ay 16, 2013 — Whether we're listening to Bach or the blues, our brains are wired to make music-color connections depending on how the melodies make
us feel, according to new research from the University of California, Berkeley. For instance, Mozart's jaunty Flute Concerto No. 1 in G major is most
often associated with bright yellow and orange, whereas his dour Requiem in D minor is more likely to be linked to dark, bluish gray.
I say... the entire underlying premise behind these observations has ties with Synesthesia'tic learning(my own term lol). Not necessarily in terms
that an individual actually is aware of these connections, but I guess 'subconsciously' they play a major role. That's the wrong word, but will
have to due for now.
I would also attribute this to many other aspects of cognition and personality, including visual-spatial recognition, cognitive mapping, emotions
while in particular 'rooms' or even terrains. There's much to take from this paradigm, in regards to all sorts of cognitive therapies, teaching
methods, and appealing to the over all means in which we convert particular stimuli. There's a pattern to each of them that corresponds with another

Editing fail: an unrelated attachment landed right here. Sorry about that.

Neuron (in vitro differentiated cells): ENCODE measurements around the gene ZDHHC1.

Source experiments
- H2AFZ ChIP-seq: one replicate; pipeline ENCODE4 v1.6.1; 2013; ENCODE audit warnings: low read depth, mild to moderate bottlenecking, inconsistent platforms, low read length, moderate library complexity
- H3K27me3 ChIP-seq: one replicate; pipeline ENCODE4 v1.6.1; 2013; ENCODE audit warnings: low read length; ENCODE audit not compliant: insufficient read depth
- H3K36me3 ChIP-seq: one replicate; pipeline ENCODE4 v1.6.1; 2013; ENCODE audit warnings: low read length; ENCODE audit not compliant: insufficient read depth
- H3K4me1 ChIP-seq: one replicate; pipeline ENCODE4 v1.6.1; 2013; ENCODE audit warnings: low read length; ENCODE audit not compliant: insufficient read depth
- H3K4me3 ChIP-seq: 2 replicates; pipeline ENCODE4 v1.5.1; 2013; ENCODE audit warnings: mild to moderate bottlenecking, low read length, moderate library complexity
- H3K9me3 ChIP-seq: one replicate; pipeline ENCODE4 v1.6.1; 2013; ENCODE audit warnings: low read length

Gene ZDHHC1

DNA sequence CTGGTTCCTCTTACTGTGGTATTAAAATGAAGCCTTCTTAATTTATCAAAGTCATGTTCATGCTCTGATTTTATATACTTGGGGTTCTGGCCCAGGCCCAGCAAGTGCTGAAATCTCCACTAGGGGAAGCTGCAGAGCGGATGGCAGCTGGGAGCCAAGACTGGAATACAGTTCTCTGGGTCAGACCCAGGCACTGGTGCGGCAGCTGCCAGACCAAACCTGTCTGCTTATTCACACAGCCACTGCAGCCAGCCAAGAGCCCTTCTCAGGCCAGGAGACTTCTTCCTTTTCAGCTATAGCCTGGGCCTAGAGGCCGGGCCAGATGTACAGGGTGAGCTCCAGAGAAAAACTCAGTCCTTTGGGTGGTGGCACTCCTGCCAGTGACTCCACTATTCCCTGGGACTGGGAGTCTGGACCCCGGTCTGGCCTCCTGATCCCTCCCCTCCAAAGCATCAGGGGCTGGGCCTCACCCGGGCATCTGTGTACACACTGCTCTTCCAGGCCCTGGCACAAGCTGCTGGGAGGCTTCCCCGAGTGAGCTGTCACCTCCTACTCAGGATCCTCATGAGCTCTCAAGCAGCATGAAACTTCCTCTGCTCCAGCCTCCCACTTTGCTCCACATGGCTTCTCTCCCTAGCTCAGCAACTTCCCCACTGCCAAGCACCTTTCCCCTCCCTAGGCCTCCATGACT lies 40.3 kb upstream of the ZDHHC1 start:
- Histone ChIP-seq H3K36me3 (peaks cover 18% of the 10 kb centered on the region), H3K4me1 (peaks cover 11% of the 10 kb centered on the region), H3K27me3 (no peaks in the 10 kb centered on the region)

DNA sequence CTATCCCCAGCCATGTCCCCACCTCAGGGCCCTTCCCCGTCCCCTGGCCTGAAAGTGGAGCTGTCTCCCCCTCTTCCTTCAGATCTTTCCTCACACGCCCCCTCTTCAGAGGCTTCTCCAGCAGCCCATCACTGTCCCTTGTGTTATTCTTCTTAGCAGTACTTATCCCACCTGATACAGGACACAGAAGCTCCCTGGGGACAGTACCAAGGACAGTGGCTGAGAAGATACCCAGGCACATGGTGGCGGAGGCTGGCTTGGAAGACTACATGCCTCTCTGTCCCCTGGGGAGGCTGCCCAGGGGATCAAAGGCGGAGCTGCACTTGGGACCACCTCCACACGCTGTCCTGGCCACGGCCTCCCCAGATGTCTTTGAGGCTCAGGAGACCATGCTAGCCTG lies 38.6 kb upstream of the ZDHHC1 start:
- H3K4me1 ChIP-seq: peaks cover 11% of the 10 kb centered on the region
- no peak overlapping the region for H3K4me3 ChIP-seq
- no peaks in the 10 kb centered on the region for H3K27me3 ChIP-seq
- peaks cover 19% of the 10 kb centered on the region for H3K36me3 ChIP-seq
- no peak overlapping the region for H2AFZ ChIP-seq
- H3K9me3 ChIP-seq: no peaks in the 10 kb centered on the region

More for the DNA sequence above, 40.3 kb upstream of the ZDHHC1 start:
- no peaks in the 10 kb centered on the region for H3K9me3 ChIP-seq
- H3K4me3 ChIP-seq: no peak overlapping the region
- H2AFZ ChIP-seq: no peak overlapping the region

sensory input, which in return influences brain chemistry... in the end, becoming one of the strongest tools for improving methods of teaching.
There's a reason all the great philosophers were obsessed with spectrum's, rainbows, geometry, and music... It's because those who excelled in all,
were then able pattern these understandings into their comprehensions of new things, ability to increase abstract thought, and devise such wondrous
philosophies, religions and everything in between or outside.
Granted this is just music, but similar traits are found in geometry with language, emotions with colors(empathy), color with taste... and so forth.
Just a theory....
Here's some other interesting stuff:
Synesthesia (also spelled synæsthesia or synaesthesia, plural synesthesiæ or synæsthesiæ), from the ancient Greek σύν (syn), "together," and
αἴσθησις (aisthēsis), "sensation," is a neurological condition in which stimulation of one sensory or cognitive pathway leads to
automatic, involuntary experiences in a second sensory or cognitive pathway.
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